by Stafford Otter on 30. January 2014 - 16:18  (114087)

Music education software is outside the realm of this article and of my expertise, so unfortunately, I cannot recommend any programs to you. The best place to seek that advice is on the Gizmo's Freeware Forums at:

by MidnightCowboy on 29. February 2012 - 3:49  (89673)

Hi Sandra. This article is currently in need of an editor. In view of your obvious talent and writing ability, fancy taking it on? :)

by Sandra (not verified) on 2. May 2012 - 18:39  (92914)

Wow - what a nice compliment, thanks! I'll be happy to help in any way I can.

(I'm sorry for taking so long to respond, I actually didn't see this post until today!)

by Sandra (not verified) on 2. May 2012 - 19:16  (92918)

PS - send me an email with any instructions or rules - do you have my email address?

by MidnightCowboy on 3. May 2012 - 4:39  (92944)

Hi Sandra. Thank you for responding. As everyone needs to come through the same process,please register first and then follow the information on this page:

The link to the application form is listed under item 3 towards the bottom of the page. I will then intercept this when it comes through and take it up with you from there.

by William George Dunbar (not verified) on 20. January 2012 - 15:14  (87480)

I have a new Yamaha PSR S650 (this is not a cheap model!) and connected it to my laptop computer using a USB cable and downloaded the Yamaha MIDI driver software. The computer recognises the keyboard.

But, MuseScore does not!

The MuseScore handbook says:

MIDI keyboard
You can also insert pitches using a MIDI keyboard in MuseScore version
0.9.6 or later.
1. Connect your MIDI keyboard to the computer and switch your keyboard
2. Start MuseScore
3. Create a new score
4. Click to select the rest in measure 1 to indicate where you want note
entry to begin
5. Press N to begin note entry mode
6. Select a note duration such as 5 for quarter notes (crotchets), as
described above
7. Press a note on your MIDI keyboard, and notice that the pitch is added
to your score.

I phoned Yamaha and disussed it with a technician who had not heard of MuseScore (he has experience with the Sibelius software) and he said that he would have expected the Yamaha to be listed somewhere in the programme, but I could not find it.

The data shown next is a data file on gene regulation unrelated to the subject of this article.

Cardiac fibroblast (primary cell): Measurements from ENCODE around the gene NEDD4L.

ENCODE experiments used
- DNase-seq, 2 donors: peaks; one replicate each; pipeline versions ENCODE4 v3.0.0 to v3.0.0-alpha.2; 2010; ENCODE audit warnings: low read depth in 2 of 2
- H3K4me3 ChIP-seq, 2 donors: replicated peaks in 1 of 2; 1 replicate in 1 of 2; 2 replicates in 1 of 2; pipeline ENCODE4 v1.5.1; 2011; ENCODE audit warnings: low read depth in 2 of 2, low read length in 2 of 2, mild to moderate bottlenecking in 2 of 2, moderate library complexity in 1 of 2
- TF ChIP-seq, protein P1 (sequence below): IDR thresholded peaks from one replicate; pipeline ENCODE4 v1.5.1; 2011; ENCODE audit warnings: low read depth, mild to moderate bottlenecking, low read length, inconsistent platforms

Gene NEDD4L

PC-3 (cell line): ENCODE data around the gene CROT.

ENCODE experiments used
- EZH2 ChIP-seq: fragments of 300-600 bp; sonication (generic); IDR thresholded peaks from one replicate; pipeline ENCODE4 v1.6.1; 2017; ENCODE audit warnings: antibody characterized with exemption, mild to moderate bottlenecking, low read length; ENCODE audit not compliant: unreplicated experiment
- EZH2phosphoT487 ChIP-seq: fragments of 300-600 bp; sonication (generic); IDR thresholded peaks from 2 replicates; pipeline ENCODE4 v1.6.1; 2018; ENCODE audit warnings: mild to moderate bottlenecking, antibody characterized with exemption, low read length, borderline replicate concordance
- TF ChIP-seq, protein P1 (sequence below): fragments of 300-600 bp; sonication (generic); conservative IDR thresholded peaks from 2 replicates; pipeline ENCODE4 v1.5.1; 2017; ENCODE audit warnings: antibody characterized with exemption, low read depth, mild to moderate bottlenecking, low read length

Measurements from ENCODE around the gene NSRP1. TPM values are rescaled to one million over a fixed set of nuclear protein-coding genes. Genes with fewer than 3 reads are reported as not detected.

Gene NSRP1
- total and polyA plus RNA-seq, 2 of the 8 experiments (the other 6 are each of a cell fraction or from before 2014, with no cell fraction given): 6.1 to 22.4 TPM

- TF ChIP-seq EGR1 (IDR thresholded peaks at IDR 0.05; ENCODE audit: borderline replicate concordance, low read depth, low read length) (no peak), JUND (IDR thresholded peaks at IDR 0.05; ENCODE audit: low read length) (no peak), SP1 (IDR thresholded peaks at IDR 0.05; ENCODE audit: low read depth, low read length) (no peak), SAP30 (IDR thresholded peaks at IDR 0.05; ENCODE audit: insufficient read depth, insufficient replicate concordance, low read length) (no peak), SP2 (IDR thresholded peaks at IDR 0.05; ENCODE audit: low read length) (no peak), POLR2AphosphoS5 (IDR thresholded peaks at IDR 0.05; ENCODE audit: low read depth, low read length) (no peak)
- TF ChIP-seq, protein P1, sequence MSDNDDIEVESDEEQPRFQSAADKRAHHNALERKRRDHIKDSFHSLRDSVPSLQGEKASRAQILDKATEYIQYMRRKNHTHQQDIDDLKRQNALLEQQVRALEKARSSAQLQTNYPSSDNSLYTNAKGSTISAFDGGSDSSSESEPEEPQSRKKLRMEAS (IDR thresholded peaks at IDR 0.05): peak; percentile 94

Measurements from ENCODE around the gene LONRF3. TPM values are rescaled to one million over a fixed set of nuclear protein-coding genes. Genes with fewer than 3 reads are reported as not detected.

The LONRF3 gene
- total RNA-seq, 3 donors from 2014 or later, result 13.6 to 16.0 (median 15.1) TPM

If anyone can suggest how to resolve the problem, then reply to this comment.

by Sandra (not verified) on 29. February 2012 - 17:38  (89709)

Did you select the "Enable MIDI input" option in MuseScore's toolbar?

by natsing2006 on 2. October 2012 - 5:13  (100091)

I agree. Also, do you have the latest version? You shouldn't need to go searching through the options to find it. I have a Yamaha Keyboard, and I can very easily use it for note entry in MuseScore. My only complaint is that there is no Midi out. ALso, if using Midi cables: do you have them inserted correctly AND THE RIGHT WAY AROUND? That might help a bit, as Midi cables can sometimes be labeled from the keyboard's perspective or the computer's perspective. :)

by Dr. Tune (not verified) on 19. January 2012 - 6:47  (87388)

I'm looking for a music notation program that does the following: I play a series of notes on my keyboard. I record these notes on my digital recording devise (Zoom) I download the sound file mp3 onto my MAC,
then I place the file into the music notation program and the notes are documented into the measure chosen as I have played them.

by Jim Van Damme (not verified) on 28. January 2012 - 0:10  (87912)

Record them as MIDI commands, not mp3 (sound). If your keyboard has a MIDI output and your computer has a MIDI input converter, use that. Or if you can record the notes on a flash drive and stick them in your computer, you can import them then cut and paste into a notation program.

by putsky (not verified) on 22. December 2011 - 20:25  (85743)

I'm surprised no one has mentioned "Buttonbeats" - it's sure to satisfy some of you folks out there.

by Merbine (not verified) on 10. December 2011 - 23:48  (84782)

I just downloaded MuseScore only to realize that it does not do realtime recording or transcription. In other words, unless i am missing something, it does not have a metronome and does not place your notes in measures with the time value you play them with --all notes will be the same quarter note, or whatever, until the measure is filled, and then it moves to the next, etc. Guess i was spoiled by Cakewalk and Cubase and Sonar, but was hopping there was a shareware out there that did real time recording and sequencing, at least.

by Canadian Tech Guy (not verified) on 21. January 2012 - 15:47  (87543)

Hmm... I have had no trouble putting different note durations in the same measure. Is the "N" (for note) selected when you are inputing your notes? I just tested it, and it worked fine for me.